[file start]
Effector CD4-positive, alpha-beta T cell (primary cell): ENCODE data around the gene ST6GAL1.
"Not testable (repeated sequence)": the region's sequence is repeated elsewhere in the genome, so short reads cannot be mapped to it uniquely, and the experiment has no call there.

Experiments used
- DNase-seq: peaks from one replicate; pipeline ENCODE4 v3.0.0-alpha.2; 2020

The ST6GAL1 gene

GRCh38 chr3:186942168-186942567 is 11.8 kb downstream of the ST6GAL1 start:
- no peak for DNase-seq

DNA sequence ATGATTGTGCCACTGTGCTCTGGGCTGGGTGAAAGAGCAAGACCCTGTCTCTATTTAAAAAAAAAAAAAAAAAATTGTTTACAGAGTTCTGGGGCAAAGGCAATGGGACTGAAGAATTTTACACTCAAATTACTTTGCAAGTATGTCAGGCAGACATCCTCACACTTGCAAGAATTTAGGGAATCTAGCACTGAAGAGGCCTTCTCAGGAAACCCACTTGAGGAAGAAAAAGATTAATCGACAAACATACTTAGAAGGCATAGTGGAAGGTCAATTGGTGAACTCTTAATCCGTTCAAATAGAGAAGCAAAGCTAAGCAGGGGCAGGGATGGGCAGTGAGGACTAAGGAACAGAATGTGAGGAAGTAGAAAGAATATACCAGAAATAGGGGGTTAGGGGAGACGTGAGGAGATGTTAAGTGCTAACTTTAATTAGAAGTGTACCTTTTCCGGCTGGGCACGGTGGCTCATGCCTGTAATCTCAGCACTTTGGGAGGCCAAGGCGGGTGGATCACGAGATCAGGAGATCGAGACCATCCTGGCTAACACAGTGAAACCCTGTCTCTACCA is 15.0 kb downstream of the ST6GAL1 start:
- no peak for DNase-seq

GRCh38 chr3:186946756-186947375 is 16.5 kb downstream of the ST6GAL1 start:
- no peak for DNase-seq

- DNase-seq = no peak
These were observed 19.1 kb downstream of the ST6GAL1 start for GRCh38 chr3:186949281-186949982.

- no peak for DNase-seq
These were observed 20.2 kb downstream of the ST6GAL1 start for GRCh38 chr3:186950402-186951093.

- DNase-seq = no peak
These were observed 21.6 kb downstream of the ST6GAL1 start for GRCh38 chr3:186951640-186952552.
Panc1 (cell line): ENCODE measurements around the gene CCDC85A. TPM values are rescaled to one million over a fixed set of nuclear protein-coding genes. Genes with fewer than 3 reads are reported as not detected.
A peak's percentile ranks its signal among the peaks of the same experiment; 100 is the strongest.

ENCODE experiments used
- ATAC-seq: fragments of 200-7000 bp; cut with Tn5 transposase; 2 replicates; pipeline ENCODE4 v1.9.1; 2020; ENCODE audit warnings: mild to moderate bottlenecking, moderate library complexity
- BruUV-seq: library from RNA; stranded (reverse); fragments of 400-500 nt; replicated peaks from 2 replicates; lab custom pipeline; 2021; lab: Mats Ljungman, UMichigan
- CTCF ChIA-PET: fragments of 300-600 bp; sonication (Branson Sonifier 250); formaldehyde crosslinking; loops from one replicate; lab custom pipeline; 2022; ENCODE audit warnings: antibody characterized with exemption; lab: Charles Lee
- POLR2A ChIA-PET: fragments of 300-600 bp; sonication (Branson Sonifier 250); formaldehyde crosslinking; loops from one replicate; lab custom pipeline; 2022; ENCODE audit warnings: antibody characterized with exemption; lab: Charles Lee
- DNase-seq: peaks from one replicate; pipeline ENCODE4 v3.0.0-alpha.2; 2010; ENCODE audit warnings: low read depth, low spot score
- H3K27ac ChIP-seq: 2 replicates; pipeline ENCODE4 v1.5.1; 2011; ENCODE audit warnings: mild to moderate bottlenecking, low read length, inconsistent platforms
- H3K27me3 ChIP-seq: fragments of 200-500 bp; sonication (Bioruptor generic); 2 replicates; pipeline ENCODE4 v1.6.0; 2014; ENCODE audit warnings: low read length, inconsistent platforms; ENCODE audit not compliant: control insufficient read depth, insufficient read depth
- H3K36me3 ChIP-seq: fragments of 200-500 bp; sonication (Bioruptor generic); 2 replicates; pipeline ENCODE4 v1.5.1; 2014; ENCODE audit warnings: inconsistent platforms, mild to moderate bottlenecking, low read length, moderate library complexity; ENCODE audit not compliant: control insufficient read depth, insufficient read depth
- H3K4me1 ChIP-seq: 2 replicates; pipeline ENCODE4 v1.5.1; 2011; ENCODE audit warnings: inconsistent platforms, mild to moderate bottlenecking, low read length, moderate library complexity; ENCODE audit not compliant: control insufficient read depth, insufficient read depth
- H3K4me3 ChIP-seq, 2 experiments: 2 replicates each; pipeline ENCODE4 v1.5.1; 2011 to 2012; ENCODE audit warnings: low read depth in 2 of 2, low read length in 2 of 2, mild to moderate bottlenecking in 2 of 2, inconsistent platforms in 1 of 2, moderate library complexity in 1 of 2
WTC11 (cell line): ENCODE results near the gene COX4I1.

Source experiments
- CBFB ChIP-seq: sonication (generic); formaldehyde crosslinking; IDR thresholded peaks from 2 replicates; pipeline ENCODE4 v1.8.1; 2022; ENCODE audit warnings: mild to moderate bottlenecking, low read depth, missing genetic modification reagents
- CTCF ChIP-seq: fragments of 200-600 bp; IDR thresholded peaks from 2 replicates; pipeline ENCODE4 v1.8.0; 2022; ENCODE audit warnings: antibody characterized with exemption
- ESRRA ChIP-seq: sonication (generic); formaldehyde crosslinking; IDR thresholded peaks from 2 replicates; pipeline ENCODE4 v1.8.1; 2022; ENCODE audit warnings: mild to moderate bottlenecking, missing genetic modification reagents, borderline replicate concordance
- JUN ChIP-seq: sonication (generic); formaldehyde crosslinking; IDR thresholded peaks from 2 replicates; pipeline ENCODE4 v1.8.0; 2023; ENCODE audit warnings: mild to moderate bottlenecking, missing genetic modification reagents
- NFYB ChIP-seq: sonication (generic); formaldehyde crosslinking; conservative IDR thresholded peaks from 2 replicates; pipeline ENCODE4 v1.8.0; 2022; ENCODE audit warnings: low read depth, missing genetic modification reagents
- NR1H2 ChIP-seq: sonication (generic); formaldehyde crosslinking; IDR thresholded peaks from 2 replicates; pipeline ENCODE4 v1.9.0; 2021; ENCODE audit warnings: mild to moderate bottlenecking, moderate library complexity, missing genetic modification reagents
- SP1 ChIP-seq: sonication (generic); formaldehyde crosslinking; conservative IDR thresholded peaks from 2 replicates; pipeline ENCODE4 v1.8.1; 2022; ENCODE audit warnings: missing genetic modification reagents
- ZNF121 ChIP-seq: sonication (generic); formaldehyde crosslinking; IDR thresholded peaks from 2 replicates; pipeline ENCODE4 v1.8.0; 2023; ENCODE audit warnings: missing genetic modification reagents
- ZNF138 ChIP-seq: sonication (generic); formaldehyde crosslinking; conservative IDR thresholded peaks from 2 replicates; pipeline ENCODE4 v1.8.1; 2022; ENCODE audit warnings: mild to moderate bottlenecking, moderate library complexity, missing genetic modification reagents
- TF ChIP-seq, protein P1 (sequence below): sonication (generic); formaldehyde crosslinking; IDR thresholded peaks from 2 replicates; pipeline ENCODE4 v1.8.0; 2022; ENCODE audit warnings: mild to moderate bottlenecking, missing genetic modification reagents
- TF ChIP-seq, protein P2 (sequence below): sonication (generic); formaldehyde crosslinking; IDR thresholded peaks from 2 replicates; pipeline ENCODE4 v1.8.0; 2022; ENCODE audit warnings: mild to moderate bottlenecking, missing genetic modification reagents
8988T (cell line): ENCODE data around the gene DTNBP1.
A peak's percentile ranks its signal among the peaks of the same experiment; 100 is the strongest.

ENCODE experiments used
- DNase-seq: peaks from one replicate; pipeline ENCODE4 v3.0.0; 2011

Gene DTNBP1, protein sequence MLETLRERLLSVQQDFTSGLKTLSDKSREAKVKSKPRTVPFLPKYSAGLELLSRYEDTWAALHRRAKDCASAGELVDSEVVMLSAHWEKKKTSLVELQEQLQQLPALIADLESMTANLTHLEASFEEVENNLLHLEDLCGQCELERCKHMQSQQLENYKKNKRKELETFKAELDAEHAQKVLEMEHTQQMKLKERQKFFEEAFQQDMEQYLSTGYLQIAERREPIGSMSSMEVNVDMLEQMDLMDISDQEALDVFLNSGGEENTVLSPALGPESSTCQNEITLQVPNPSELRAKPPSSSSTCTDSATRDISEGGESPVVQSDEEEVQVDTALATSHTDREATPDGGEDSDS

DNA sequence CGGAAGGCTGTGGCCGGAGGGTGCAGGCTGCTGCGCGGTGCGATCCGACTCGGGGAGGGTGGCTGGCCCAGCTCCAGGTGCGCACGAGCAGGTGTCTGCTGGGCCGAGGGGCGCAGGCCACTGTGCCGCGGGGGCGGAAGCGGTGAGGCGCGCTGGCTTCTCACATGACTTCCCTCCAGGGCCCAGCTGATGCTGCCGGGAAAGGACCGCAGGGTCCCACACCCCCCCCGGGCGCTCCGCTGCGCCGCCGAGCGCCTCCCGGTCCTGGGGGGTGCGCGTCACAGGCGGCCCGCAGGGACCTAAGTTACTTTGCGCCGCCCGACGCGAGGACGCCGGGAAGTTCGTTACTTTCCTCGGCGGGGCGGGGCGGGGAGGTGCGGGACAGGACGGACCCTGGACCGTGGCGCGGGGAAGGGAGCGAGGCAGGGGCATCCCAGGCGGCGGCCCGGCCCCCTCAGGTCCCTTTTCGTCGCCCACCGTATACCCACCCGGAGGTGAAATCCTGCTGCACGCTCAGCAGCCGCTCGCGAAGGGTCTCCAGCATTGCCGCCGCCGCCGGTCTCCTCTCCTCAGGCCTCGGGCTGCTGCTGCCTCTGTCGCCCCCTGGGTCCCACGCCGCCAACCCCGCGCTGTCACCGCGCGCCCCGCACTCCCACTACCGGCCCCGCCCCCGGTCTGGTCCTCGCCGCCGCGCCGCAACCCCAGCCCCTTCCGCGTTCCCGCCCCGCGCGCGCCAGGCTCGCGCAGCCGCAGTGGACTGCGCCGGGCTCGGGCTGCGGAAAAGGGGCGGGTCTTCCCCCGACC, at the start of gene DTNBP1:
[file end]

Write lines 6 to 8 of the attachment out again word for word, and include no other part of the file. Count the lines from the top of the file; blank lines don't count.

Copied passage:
GRCh38 chr3:186942168-186942567 is 11.8 kb downstream of the ST6GAL1 start:
- no peak for DNase-seq

DNA sequence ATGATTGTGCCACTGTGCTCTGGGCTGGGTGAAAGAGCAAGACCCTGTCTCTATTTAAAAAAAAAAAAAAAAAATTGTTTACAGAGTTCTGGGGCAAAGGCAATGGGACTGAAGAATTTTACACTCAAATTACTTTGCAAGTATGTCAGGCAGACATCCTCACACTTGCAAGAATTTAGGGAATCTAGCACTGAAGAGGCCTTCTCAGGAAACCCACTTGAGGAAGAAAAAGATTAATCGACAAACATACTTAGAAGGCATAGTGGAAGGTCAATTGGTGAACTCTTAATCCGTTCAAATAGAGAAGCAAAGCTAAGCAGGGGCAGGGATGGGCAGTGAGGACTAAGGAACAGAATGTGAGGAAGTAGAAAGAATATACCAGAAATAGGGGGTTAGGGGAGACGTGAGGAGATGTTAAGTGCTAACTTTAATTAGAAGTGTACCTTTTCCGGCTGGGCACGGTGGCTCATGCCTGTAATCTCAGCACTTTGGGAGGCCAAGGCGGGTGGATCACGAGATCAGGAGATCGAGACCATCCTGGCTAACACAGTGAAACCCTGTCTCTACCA is 15.0 kb downstream of the ST6GAL1 start: